The bankruptcy court denied Debtor's motion, basing its decision entirely on an earlier decision of that court, In re Giordano, 177 B.R. 451 (Bankr.E.D.N.Y.1995), without further explanation. Under the Giordano decision, it would appear that the bankruptcy court denied the motion because: (1) Debtor was not entitled to the New York homestead exemption, since he had no equity in the Property, and, therefore, there was no exemption that could be impaired by the judicial liens; and (2) judicial liens do not impair the New York homestead exemption under CPLR § 5206(a)(1).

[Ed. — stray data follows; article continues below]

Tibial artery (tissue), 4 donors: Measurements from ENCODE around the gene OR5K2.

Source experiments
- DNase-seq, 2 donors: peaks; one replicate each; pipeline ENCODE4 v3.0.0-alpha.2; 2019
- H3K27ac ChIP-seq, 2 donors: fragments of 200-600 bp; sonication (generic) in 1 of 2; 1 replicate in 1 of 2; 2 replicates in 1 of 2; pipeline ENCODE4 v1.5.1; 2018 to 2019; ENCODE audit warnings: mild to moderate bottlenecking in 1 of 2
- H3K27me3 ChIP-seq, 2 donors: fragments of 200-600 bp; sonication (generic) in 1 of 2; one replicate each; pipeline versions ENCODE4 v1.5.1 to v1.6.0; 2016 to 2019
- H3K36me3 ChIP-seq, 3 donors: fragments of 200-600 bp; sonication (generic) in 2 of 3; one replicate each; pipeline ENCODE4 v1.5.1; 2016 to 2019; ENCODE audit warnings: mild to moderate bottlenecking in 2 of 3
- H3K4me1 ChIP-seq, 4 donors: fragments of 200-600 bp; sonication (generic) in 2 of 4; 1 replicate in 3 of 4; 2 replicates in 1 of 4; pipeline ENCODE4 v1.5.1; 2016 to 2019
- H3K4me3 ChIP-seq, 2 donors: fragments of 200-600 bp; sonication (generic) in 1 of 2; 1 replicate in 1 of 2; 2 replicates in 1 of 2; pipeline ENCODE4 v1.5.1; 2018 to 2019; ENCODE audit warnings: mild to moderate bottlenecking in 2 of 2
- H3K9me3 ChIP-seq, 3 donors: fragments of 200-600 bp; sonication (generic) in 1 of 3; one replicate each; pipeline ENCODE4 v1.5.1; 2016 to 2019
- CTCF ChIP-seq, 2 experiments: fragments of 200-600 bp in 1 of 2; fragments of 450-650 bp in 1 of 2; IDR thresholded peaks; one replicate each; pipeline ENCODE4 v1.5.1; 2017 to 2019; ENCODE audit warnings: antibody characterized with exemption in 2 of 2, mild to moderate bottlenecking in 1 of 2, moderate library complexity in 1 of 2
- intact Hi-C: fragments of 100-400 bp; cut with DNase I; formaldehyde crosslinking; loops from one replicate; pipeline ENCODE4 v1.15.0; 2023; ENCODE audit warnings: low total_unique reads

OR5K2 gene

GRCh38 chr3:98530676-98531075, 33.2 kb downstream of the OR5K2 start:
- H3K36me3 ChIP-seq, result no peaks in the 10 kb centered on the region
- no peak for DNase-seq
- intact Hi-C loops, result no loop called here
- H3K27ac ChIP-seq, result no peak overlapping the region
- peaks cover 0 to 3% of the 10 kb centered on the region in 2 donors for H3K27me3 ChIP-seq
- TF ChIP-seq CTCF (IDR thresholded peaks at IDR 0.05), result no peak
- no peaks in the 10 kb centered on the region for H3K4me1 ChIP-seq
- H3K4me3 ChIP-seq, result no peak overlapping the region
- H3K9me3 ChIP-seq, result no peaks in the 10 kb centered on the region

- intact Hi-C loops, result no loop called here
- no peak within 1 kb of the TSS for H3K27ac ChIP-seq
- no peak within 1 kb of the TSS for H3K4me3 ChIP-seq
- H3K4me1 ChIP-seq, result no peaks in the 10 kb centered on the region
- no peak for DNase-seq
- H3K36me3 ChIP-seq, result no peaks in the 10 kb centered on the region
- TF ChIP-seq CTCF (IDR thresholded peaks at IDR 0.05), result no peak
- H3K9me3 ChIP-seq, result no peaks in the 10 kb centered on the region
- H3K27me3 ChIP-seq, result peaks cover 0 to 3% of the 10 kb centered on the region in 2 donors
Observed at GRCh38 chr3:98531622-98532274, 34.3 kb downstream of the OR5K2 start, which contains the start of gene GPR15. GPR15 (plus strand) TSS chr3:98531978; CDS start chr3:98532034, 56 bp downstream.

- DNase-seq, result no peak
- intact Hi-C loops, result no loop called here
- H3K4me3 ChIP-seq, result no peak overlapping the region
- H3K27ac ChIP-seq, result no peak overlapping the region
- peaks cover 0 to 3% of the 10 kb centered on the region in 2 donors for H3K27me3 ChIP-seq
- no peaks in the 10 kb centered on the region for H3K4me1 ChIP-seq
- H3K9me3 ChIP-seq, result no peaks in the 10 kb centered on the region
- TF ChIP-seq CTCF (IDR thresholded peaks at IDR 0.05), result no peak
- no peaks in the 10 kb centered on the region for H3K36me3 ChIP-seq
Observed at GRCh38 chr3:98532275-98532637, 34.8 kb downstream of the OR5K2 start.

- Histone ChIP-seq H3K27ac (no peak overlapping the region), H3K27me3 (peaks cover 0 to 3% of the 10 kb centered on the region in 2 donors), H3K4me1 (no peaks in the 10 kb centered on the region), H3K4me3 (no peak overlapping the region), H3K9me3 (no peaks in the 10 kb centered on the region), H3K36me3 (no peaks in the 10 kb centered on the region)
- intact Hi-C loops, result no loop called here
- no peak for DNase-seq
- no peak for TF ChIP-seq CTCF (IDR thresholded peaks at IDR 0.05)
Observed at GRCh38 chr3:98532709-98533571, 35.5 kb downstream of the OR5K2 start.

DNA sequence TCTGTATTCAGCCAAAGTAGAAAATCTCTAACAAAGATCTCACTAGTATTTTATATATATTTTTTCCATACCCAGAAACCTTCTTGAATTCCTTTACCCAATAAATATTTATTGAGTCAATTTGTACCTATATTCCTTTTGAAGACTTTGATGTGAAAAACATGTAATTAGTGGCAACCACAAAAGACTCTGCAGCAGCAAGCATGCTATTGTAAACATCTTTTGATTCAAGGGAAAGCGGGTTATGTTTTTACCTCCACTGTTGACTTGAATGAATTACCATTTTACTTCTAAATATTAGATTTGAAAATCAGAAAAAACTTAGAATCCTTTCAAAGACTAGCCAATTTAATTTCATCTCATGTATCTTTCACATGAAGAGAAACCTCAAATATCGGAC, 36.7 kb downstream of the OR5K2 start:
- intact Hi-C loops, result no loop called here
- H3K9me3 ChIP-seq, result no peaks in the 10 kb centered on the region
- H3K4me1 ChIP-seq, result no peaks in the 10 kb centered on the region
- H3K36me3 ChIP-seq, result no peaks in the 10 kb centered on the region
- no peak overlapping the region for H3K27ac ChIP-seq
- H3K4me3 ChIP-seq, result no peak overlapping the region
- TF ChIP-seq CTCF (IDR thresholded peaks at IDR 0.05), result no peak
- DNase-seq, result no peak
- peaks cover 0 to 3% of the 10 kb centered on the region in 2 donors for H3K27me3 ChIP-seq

Bankruptcy Code § 522(b)(1) provides a debtor with the option of choosing the federal exemptions of § 522(d) or state exemptions, unless the state law that is applicable to the debtor denies this choice. See 11 U.S.C. § 522(b)(1). In 1982, the New York State legislature enacted such a prohibition. See D & CL § 284.
Recognizing that prebankruptcy judicial liens, if not avoided by the debtor or trustee, may continue to encumber the debtor's exempt property if the property passes through bankruptcy, Congress enacted Bankruptcy Code § 522(f)(1). Section 522(f)(1) allows a debtor to avoid a judicial lien "to the extent that such lien impairs an exemption to which the debtor would have been entitled."